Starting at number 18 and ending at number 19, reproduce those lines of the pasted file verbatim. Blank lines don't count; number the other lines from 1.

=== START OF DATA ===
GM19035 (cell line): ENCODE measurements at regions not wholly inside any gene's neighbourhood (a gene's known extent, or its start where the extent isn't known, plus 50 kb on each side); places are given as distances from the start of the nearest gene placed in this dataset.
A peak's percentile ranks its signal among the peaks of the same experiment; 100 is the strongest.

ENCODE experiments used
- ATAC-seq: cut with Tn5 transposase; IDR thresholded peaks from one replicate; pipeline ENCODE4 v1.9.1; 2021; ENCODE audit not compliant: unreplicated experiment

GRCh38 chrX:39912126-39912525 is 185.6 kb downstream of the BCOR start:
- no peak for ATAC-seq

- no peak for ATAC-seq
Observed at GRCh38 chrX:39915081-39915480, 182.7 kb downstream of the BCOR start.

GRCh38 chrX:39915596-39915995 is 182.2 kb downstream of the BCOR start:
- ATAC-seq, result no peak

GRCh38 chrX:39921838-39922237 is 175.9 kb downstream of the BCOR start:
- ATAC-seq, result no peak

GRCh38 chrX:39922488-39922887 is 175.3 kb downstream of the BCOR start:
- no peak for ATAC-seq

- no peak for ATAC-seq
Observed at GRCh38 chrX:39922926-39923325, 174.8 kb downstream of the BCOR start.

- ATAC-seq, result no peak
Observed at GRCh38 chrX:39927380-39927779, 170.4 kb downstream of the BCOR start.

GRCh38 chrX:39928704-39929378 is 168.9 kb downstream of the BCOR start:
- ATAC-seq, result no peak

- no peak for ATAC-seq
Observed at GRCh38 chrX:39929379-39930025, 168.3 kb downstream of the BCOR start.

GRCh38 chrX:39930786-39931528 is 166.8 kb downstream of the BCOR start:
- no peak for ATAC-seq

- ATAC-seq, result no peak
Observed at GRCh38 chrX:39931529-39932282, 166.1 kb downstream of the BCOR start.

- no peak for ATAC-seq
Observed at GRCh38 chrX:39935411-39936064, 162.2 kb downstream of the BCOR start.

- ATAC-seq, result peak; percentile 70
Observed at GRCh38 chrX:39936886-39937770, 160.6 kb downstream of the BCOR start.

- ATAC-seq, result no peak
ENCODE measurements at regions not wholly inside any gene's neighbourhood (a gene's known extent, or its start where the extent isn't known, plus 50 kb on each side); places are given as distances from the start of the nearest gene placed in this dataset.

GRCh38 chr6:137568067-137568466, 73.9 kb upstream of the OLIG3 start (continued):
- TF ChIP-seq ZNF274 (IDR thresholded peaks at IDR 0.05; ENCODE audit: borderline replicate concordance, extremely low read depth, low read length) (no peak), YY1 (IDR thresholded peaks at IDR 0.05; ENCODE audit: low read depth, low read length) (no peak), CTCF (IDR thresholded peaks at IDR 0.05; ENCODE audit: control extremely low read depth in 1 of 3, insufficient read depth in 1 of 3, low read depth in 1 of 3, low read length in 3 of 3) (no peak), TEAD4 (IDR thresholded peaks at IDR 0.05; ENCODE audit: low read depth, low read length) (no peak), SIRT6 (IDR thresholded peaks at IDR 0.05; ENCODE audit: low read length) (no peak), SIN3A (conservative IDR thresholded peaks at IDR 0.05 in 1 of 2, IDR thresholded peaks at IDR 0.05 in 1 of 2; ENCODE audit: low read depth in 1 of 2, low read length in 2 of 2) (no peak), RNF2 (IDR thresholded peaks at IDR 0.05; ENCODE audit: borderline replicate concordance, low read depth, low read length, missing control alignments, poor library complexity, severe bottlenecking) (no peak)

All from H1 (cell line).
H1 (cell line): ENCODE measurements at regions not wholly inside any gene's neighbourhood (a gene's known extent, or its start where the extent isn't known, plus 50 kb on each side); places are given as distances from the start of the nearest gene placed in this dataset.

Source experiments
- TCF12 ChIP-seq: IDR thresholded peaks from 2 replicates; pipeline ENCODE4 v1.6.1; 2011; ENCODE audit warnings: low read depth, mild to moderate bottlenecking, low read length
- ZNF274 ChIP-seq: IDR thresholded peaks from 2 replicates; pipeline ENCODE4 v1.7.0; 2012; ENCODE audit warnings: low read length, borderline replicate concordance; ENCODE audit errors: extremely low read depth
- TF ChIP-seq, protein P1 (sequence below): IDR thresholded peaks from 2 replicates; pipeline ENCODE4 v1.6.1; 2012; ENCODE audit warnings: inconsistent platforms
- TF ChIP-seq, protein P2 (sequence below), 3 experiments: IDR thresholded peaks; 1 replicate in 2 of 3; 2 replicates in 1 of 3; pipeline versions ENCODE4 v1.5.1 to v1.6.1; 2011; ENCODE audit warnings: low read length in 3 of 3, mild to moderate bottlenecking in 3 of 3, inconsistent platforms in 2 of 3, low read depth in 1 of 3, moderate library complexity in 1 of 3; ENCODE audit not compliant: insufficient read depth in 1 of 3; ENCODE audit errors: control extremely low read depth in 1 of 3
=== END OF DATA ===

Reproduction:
Observed at GRCh38 chrX:39927380-39927779, 170.4 kb downstream of the BCOR start.

GRCh38 chrX:39928704-39929378 is 168.9 kb downstream of the BCOR start: